The FTC proposes new changes to COPPA Rule

The Federal Trade Commission (FTC) today proposed new changes to the Children's Online Privacy Protection Rule (COPPA Rule) that would place new restrictions on the use and disclosure of children’s personal information.

The FTC proposes new changes to COPPA Rule

The Federal Trade Commission (FTC) today proposed new changes to the Children's Online Privacy Protection Rule (COPPA Rule) that would place new restrictions on the use and disclosure of children’s personal information. The proposal aims to shift the burden from parents to providers to ensure that digital services are safe and secure for children.

Proposed new changes to the Children's Online Privacy Protection Rule

  • Requiring Separate Opt-In For Targeted Advertising: Website and online service operators covered by COPPA would now be required to obtain separate verifiable parental consent to disclose information to third parties including third-party advertisers—unless the disclosure is integral to the nature of the website or online service. Firms cannot condition access to services on disclosure of personal information to third parties.
  • Prohibition against Conditioning a Child’s Participation on Collection of Personal Information: The proposal reinforces the current rule’s prohibition on conditioning participation in an activity on the collection of personal data to make clear that it serves as an outright ban on collecting more personal information than is reasonably necessary for a child to participate in a game, offering of a prize, or another activity. In addition, the FTC is considering adding new language to this section to clarify the meaning of “activity.”
  • Limits on the support for the internal operations exception: The current rule allows operators to collect persistent identifiers without first obtaining verifiable parental consent as long as the operator does not collect any other personal information and uses the persistent identifier solely to provide “support for the internal operations of the website or online service.” The proposed rule changes would require operators utilizing this exception to provide an online notice that states the specific internal operations for which the operator has collected a persistent identifier and how they will ensure that such identifier is not used or disclosed to contact a specific individual, including through targeted advertising.
  • Limits on nudging kids to stay online: Operators would be prohibited from using online contact information and persistent identifiers collected under COPPA’s multiple contact and support for the internal operations exceptions to send push notifications to children. Operators that use personal information collected from a child to prompt or encourage use of their service would also be required to flag such usage in their COPPA-required direct and online notices.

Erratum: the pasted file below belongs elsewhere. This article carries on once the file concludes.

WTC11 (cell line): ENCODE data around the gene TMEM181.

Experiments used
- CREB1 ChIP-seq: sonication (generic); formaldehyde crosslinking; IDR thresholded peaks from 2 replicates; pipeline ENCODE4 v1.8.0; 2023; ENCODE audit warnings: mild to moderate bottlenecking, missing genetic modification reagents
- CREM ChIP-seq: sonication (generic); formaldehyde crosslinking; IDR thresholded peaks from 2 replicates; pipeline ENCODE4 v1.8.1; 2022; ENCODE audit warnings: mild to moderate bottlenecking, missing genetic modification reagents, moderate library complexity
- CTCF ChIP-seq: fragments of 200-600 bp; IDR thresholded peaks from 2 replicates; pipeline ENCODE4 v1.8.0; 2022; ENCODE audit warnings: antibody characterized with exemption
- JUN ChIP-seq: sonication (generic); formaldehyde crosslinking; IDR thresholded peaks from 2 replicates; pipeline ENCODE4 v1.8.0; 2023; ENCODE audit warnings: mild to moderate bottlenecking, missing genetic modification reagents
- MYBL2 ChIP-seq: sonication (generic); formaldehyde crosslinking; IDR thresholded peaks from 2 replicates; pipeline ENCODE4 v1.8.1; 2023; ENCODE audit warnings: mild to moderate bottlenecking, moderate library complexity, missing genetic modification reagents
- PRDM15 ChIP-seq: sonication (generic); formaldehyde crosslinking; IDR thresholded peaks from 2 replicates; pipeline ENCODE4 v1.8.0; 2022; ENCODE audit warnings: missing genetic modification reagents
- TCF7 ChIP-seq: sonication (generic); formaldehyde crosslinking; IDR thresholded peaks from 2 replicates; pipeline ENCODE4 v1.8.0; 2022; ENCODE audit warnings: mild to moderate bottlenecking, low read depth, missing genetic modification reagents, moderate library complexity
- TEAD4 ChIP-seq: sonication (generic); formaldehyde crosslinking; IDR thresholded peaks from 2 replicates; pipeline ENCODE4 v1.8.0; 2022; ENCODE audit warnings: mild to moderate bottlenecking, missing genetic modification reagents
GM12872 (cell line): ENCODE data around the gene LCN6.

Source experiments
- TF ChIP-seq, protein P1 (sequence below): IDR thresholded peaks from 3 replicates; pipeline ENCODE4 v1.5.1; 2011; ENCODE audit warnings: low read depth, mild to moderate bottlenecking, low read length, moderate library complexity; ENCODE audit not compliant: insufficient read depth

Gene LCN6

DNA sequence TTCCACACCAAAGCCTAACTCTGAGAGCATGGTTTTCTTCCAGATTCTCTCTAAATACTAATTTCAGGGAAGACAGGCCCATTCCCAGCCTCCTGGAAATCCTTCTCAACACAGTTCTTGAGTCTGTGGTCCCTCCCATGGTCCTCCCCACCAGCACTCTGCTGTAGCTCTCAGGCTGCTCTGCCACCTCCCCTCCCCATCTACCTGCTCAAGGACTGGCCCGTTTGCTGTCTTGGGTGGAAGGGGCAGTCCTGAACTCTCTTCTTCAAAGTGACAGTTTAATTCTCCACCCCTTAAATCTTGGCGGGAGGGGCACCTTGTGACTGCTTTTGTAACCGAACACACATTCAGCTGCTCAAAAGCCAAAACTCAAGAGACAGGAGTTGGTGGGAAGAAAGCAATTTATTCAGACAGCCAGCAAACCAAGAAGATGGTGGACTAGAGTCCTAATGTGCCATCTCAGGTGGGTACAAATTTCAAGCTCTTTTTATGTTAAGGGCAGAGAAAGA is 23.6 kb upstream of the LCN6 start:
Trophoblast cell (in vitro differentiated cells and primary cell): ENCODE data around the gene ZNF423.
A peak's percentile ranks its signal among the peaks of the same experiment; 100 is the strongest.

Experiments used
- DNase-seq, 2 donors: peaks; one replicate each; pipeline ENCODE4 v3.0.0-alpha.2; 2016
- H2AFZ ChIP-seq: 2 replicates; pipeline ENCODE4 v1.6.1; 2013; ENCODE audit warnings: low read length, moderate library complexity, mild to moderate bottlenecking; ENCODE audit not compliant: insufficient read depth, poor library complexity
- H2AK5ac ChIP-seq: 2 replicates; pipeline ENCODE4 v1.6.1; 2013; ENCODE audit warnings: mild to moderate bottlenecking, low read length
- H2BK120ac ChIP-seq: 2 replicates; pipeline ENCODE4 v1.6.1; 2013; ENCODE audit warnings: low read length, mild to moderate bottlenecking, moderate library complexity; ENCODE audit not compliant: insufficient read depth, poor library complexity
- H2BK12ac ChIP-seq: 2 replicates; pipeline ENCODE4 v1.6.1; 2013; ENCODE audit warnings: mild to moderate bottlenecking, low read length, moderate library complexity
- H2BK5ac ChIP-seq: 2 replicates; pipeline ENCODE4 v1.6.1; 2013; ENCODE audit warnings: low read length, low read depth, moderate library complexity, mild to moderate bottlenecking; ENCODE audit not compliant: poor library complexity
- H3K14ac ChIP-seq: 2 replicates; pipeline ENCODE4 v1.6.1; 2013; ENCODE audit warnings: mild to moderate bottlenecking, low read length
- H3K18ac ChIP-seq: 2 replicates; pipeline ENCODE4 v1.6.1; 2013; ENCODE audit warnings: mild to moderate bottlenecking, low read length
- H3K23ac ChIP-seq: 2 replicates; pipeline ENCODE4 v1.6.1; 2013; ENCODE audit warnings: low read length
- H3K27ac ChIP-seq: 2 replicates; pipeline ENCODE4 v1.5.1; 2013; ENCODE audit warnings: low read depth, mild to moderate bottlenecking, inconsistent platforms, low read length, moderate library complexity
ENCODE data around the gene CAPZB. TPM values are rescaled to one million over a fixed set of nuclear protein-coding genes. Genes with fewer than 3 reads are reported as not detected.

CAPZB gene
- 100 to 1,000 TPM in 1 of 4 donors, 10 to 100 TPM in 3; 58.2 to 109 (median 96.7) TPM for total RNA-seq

• Changes related to Ed Tech: The FTC has proposed codifying its current guidance related to the use of education technology to prohibit commercial use of children’s information and implement additional safeguards. The proposed rule would allow schools and school districts to authorize ed tech providers to collect, use, and disclose students’ personal information but only for a school-authorized educational purpose and not for any commercial purpose.
  • Increasing accountability for Safe Harbor programs: The proposed rule would increase transparency and accountability of COPPA Safe Harbor programs, including by requiring each program to publicly disclose its membership list and report additional information to the Commission.
  • Strengthening data security requirements: The FTC has proposed strengthening the COPPA Rule’s data security requirements by mandating that operators establish, implement, and maintain a written children’s personal information security program that contains safeguards that are appropriate to the sensitivity of the personal information collected from children.
  • Limits on data retention: The FTC also would strengthen the COPPA Rule’s data retention limits by allowing for personal information to be retained only for as long as necessary to fulfill the specific purpose for which it was collected. The proposed change would also prohibit operators from using retained information for any secondary purpose, and it explicitly states that operators cannot retain the information indefinitely. The Rule would also require operators to establish, and make public, a written data retention policy for children’s personal information.

The proposed changes to the COPPA Rule have the potential to significantly impact businesses that collect or use personal information from children. Businesses will need to carefully review the proposed changes and take steps to comply with the new requirements. This may include updating their privacy policies, obtaining verifiable parental consent for targeted advertising, and implementing additional data security measures.

Businesses that fail to comply with the COPPA Rule could face legal action from the FTC. The FTC could impose fines of up to $43,792 per violation. Businesses could also face reputational damage if they are found to be violating the COPPA Rule.

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